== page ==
A Foolproof Guide to Explaining What You Do for Work This Holiday Season 

explaining work family

After another whirlwind year of lockdowns, travel restrictions and general uncertainty about *gestures to everything*, it’s time to relax and enjoy the silly season. Because, you know what? We deserve to kick back and do a bit of sweet nothing across the holidays.

For me, this end-of-year period will strike a significant pang of joy as I return home to my native Gold Coast to see family and friends who have been separated by a border closure for a good part of 12 months.

As I prepare to reunite with my loved ones, I can’t help but feel a sense of overwhelming happiness and … anxiety. Yep, anxiety. I couldn’t be more excited to jump into the arms of my nearest and dearest, but after the tears and merriment subside, I just know those dreaded questions are going to come in thick and fast. “So, how’s work going?”, “Remind me again, what is it that you do for work?”, “You work online… right?”, “What’s happening on the internet these days?”, “It must be fun to work in a job that isn’t serious!” and, my personal favourite, “How do you actually make money?” The joys! 

Like many Gen Z and Millenials who have followed a career in an emerging sector, I too am plagued by having a vague job title that seems to confuse and bewilder boomers et al.

Look, as the former TV host of MTV Australia, who now hosts two podcasts, freelance writes for digital publications, produces bespoke digital content for commercial clients and guest hosts for social media outlets like E! Australia — even I get a little dizzy trying to pinpoint exactly what I do for work.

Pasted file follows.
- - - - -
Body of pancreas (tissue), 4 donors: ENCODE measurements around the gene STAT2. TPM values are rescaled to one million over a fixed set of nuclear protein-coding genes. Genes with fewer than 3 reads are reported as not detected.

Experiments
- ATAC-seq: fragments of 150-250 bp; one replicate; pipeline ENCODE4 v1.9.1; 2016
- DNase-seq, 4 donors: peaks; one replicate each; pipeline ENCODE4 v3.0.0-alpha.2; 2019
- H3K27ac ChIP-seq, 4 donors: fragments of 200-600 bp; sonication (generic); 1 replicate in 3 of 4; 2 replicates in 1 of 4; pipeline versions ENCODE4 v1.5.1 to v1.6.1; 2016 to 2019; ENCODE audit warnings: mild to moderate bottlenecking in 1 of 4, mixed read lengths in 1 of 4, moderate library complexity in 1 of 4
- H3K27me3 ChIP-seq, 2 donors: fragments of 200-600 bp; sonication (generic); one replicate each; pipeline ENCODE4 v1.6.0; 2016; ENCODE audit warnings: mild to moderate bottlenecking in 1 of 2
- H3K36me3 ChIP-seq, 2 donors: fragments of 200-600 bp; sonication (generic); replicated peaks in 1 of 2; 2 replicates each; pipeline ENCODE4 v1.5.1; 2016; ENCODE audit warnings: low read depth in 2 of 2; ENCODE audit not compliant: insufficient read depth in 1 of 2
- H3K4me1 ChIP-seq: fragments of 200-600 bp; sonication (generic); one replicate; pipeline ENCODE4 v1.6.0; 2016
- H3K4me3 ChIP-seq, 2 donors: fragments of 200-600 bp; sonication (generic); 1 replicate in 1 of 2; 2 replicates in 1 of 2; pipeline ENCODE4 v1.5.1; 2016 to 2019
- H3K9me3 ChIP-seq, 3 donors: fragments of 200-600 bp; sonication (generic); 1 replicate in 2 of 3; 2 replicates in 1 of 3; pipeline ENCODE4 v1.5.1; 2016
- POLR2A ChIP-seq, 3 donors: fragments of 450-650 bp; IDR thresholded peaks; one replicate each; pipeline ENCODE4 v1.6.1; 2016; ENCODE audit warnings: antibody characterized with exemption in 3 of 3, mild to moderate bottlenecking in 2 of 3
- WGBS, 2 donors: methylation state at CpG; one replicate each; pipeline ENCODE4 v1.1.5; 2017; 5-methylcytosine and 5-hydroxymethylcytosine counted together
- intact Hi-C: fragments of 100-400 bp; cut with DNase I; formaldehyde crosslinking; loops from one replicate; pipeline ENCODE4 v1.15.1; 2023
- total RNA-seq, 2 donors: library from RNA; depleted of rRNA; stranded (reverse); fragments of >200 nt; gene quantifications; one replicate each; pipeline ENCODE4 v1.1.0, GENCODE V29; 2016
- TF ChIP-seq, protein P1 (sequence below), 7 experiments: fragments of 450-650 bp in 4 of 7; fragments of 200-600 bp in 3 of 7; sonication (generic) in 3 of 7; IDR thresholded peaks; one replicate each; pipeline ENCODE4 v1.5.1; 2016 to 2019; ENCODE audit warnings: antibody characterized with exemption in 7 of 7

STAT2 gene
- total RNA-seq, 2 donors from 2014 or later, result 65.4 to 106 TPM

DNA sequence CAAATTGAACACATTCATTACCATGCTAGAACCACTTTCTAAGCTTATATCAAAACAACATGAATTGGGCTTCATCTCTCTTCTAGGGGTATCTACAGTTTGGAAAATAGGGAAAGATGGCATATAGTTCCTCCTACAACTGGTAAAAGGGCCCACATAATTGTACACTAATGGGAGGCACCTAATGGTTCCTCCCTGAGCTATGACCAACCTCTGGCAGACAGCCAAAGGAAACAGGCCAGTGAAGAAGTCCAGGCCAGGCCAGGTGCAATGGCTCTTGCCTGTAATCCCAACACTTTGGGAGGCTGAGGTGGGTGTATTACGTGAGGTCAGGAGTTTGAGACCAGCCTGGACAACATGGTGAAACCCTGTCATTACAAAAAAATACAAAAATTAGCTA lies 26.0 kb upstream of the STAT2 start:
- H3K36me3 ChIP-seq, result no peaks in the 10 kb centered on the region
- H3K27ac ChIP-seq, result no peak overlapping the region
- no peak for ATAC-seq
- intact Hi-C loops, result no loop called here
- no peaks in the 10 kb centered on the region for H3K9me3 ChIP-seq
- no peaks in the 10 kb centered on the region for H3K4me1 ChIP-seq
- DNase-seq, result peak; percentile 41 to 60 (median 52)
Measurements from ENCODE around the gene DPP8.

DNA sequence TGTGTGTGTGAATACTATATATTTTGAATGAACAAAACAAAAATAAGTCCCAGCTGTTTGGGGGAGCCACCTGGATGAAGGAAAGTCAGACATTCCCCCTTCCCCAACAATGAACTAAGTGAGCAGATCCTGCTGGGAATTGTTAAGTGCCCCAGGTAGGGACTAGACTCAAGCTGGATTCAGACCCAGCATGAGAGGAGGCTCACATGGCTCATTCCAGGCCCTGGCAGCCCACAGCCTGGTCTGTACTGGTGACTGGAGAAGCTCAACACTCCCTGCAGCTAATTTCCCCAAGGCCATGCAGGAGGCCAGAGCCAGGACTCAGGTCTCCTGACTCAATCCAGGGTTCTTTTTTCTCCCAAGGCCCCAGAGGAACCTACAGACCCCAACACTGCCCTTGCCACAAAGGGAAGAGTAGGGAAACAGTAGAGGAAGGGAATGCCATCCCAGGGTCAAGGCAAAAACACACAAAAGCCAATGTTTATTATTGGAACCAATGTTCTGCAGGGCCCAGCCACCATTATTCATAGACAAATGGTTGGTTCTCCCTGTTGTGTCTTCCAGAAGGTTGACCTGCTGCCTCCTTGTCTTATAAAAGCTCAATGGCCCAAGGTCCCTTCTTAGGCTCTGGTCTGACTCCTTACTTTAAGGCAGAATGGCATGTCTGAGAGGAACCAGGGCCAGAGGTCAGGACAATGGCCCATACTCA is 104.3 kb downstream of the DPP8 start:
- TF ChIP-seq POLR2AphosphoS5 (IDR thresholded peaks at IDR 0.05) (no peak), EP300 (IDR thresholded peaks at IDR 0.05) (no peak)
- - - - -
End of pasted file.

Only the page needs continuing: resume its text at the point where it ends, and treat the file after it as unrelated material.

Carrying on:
But, instead of getting a little ticked off that my parents, aunties, cousins and other extended family members still can’t get a grasp for what I do for a living, I’m approaching this silly season with a newfound, Zen-like strategy and a foolproof guide to explaining exactly how I earn a crust. 

Replace Deflection With Understanding

The easiest and most common response when explaining what you do for work to bamboozled family members is to deflect by changing the topic of conversation.

I get it, we’re all exhausted by the time December rolls around so the last thing on our to-do list is to engage in a fraught tête-à-tête about your career. BUT in order to avoid having the same conversation, year after year — we must break the cycle.

Approach these conversations with a little bit of understanding. After all, your family and friends are simply interested in what you do for work and if their only fault is being a little naïve, we’ve really gotta cut them a bit of slack.

Take a couple of minutes to step into their shoes and understand that your line of work might be worlds apart from theirs. 

Show Them, Rather Than Tell Them

Taking a leaf out of the book of my very eccentric Year 5 speech and drama teacher, she would often encourage me to weave a narrative by showing rather than telling.

Sometimes when I’m explaining what I do to wide-eyed family members it can feel like I’m banging my head up against a wall. No matter how many times I explain that my interviews and segments go ON the internet and not ON the telly, for some reason it doesn’t quite compute.